In addressing the crucial mission for the brigade, nicknamed “Cowboy Thunder,” Wyoming Gov. Mark Gordon said to the combat troops that his great uncle, Gen. George Patton, always told his dad, “better to fight for something than to live for nothing.”
Wyoming’s commander in chief added that it was important to also realize the importance of family. “Families are the most crucial element of any fighting force,” Gordon said, asking soldiers to call upon them in their time of need as they move through this challenging part of their lives.
Following with the theme of family, Wyoming Adjutant General Maj. Gen. Greg Porter, said that “without the support of our families, I don’t think we’d have a military. Without a military, we simply don’t have a country. We can’t say thank you enough.”
The Cheyenne-based unit, which specializes in firing a multiple rocket launcher or High Mobility Rocket System, began its deployment journey 10 months ago. Col. Kent M. Porter, the 115th’s commander, said that’s when the unit attended a “warfighter” simulation in Indiana.
“That was getting our soldiers as close to war without going to war,” Col. Porter said. “And what we tried to do is tell the soldiers, especially those soldiers deploying for the first time, was this is the environment you’re going to be in. Hopefully, what I’ve trained them for will get them to the point that it will be underwhelming for them. That is my goal. I don’t want it to be overwhelming. I want them to be ready for it. And we’ll find out here in the next month and half if we’re successful in that mission.”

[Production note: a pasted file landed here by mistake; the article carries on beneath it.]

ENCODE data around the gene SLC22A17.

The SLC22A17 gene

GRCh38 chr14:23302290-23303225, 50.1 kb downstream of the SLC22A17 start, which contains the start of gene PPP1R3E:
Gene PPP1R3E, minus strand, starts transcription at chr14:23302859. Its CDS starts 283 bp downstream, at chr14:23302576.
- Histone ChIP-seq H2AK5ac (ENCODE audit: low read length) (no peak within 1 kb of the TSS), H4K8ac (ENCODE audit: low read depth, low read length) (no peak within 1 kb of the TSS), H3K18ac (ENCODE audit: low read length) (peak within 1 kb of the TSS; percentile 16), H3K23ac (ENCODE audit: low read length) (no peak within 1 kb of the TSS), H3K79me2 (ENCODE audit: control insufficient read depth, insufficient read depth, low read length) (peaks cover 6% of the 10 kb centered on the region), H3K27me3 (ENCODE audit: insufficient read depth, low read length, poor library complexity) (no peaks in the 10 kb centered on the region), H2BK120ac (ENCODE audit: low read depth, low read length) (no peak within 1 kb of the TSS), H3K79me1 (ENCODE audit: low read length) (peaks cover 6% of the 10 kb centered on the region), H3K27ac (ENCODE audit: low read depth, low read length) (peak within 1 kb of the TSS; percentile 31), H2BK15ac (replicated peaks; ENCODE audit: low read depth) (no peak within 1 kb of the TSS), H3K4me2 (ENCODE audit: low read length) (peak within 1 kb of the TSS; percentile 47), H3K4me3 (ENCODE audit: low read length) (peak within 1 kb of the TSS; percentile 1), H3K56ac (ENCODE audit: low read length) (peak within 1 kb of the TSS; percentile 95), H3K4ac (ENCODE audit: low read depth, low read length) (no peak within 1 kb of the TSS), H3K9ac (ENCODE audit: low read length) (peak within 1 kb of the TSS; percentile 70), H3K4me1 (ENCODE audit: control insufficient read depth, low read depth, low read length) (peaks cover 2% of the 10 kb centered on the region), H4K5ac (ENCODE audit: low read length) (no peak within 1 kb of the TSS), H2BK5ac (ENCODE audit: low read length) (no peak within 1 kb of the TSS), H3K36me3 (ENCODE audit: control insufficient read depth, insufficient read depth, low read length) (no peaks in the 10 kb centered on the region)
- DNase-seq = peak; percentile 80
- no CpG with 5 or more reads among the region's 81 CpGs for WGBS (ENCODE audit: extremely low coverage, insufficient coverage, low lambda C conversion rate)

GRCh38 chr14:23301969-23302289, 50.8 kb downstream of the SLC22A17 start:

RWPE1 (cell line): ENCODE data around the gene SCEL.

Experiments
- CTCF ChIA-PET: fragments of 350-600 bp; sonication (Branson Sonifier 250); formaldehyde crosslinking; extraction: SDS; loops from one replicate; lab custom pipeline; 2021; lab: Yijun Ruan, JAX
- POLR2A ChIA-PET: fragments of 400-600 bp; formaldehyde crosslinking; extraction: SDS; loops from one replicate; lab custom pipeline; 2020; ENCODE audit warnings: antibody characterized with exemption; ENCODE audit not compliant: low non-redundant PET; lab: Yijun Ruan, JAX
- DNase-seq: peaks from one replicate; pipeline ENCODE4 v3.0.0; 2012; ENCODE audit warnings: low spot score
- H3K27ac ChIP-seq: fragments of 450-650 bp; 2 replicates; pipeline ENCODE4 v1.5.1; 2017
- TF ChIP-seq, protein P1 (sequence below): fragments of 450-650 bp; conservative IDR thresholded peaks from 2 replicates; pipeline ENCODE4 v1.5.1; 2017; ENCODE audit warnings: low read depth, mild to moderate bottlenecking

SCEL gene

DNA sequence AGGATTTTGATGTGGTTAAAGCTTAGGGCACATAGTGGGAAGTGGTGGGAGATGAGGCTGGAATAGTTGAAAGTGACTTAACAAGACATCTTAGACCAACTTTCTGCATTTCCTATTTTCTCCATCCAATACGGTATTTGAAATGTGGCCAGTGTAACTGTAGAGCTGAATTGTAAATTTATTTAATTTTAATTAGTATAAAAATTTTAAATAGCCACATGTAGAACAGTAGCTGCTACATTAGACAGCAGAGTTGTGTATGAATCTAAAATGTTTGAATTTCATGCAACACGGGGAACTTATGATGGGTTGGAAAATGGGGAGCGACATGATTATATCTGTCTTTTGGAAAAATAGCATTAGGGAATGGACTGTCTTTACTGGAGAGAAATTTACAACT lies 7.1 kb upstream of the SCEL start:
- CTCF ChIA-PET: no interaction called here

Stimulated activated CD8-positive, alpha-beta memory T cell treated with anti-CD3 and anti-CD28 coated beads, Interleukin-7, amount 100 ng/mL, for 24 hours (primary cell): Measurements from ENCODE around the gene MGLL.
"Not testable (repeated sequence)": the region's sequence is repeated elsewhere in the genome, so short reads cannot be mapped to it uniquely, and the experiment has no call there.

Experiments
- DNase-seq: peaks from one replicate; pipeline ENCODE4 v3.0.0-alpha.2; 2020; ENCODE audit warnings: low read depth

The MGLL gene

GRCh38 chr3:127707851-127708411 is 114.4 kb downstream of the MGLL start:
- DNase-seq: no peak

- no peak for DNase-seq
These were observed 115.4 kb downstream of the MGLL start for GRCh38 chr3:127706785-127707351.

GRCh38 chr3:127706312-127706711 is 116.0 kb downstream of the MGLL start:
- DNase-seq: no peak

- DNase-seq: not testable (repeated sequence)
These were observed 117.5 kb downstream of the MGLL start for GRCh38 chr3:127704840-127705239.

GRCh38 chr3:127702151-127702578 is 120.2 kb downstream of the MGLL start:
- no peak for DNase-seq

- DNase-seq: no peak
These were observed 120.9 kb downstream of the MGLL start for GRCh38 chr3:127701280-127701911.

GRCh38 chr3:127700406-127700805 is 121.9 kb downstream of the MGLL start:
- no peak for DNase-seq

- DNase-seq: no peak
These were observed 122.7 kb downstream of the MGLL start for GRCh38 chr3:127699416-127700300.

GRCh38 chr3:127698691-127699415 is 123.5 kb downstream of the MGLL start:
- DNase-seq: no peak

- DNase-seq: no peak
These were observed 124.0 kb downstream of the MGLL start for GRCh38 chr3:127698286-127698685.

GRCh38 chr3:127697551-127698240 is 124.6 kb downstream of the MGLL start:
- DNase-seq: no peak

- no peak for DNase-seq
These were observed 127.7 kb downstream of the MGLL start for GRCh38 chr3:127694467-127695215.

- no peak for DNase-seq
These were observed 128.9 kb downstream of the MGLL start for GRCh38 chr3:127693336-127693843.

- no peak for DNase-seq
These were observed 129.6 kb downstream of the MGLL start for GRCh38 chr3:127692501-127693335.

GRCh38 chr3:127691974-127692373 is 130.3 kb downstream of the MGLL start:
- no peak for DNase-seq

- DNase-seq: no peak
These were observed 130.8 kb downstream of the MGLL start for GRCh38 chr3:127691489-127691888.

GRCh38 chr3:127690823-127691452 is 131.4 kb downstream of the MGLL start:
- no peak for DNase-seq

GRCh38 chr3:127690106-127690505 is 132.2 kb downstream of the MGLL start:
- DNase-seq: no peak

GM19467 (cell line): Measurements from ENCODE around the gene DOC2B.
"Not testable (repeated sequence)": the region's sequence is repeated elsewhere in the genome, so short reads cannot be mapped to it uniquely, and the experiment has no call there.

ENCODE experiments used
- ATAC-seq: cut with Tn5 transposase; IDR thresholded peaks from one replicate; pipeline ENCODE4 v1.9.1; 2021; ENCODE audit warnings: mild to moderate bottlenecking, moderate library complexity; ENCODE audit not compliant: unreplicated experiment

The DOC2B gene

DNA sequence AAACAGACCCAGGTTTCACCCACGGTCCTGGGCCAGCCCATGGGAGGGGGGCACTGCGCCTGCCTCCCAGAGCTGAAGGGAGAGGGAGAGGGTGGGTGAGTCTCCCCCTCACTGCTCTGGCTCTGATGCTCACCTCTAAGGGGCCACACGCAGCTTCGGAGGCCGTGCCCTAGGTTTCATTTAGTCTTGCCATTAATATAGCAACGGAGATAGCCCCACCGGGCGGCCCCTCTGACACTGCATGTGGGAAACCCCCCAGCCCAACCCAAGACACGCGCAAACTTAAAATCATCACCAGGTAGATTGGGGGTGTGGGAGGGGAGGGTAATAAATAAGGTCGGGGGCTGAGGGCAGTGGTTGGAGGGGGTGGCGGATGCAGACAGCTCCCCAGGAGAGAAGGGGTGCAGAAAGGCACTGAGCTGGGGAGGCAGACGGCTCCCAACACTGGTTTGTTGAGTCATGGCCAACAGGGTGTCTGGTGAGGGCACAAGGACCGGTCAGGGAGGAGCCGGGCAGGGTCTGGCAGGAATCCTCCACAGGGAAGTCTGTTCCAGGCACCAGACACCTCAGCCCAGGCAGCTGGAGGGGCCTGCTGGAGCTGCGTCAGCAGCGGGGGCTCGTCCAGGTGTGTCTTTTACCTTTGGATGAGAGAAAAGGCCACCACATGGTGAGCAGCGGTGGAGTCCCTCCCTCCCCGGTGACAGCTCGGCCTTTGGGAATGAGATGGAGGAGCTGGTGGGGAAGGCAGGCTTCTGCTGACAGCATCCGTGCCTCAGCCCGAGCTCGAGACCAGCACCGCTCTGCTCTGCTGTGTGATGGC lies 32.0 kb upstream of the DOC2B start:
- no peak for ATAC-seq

One of those soldiers deploying for the first time, fire control officer Capt. Craig Heilig, said he’ll be supervising the fire control section. “Whenever fire missions come in, we send them out to the different HIMARS to execute them. I’ve been wanting to deploy for a while, and the opportunity was here. I’ve been doing this job for a while, so it just made sense to do it.”
Heilig serves full time as the Wyoming Army National Guard’s safety occupational health manager, in Cheyenne. “I’m kind of excited. I’ll miss the family. I have little kids, you always miss the family. I’m excited to go do my part. This is what I signed up for, to go and do my part.”
Another soldier deploying for the first time, Sgt. 1st Class Adrienne Gibbs, who will provide administrative support, said there was a shortfall identified at the end of April. “It was one of the opportunities that they needed someone in my career field. I’ve never deployed and it was an opportunity I may never get again. So, I went ahead and volunteered.”
Gibbs, who joined the unit in May said, “Everyone has their mission, they’re super proud of it here. I’m one of those that gets to help send some of those rockets down range. Although we may not be the ones pushing the buttons or loading the rockets, to be a part of that, it’s a way to be involved. It may not have all the glory, but it’s about being able to support everybody else out there.”
Gibbs added, “There are newborns out in the audience, I have two little girls, but I realize that I’m making a sacrifice, but there’s someone who is making a greater sacrifice. It’s bonded us together. You know what, we are leaving our families, so we’re all going to be a family over there, to take care of each other and help each other out.”